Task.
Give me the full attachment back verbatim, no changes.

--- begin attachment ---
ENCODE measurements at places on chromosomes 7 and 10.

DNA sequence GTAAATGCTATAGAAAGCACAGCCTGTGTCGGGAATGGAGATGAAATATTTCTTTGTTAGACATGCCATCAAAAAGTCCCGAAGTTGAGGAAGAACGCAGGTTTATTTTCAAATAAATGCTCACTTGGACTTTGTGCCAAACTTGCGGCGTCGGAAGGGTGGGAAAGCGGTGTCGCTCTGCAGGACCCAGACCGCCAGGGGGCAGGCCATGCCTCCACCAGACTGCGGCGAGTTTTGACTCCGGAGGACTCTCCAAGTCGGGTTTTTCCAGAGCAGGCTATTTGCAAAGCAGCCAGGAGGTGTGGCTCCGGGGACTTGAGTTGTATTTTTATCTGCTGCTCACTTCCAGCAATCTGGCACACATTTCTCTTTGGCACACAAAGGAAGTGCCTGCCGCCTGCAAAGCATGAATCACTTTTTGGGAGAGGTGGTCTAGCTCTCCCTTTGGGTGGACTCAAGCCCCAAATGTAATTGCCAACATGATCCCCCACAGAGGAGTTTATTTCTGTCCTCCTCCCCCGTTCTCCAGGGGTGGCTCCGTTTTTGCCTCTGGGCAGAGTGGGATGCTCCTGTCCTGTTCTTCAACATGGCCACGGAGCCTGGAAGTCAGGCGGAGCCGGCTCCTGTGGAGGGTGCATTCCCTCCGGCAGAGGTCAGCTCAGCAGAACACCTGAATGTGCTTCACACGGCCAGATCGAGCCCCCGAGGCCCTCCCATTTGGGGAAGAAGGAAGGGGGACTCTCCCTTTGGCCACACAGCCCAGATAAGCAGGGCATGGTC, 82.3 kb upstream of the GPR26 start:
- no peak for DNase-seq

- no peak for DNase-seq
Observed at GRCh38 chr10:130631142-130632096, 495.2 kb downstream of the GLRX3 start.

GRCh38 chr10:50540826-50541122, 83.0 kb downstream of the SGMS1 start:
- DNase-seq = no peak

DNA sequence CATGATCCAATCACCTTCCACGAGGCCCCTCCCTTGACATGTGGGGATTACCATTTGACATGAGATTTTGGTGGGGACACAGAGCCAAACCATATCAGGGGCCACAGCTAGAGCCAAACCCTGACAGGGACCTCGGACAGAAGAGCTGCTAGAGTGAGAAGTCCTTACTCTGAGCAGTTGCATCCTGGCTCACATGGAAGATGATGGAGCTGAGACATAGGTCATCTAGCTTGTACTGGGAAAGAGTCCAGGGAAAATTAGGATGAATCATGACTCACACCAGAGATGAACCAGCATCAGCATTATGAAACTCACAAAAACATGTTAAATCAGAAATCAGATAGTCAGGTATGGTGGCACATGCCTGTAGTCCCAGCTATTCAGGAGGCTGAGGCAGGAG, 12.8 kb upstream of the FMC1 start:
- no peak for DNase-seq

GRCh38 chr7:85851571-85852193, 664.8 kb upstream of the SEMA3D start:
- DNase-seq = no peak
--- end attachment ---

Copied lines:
ENCODE measurements at places on chromosomes 7 and 10.

DNA sequence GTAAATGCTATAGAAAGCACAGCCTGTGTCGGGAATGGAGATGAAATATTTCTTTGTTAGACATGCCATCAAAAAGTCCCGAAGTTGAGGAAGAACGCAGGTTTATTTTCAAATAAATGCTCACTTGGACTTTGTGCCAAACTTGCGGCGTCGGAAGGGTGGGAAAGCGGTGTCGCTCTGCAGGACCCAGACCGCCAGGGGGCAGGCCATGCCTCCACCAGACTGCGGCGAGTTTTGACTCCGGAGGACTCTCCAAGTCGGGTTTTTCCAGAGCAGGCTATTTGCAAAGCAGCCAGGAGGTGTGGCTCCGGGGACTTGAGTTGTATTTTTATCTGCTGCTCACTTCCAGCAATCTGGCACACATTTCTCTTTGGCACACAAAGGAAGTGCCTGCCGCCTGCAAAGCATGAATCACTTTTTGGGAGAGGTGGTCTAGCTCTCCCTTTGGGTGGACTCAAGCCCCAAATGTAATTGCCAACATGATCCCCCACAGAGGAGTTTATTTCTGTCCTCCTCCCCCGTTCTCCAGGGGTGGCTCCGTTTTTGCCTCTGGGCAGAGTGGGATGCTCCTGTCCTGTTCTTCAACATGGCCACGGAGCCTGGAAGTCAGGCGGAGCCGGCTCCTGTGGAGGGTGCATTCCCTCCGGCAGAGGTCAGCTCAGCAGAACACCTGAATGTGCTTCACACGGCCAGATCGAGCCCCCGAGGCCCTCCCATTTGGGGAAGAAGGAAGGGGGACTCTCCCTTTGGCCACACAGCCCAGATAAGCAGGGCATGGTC, 82.3 kb upstream of the GPR26 start:
- no peak for DNase-seq

- no peak for DNase-seq
Observed at GRCh38 chr10:130631142-130632096, 495.2 kb downstream of the GLRX3 start.

GRCh38 chr10:50540826-50541122, 83.0 kb downstream of the SGMS1 start:
- DNase-seq = no peak

DNA sequence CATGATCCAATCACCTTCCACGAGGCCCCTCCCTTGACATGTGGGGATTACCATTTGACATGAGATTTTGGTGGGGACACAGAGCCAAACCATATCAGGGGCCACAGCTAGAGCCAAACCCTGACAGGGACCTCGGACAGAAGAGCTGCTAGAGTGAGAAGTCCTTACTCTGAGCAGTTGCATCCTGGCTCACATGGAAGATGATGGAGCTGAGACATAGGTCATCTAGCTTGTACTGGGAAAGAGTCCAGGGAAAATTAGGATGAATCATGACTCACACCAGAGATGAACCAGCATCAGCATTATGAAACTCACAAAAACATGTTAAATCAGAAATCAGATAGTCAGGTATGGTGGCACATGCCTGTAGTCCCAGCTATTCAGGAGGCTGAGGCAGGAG, 12.8 kb upstream of the FMC1 start:
- no peak for DNase-seq

GRCh38 chr7:85851571-85852193, 664.8 kb upstream of the SEMA3D start:
- DNase-seq = no peak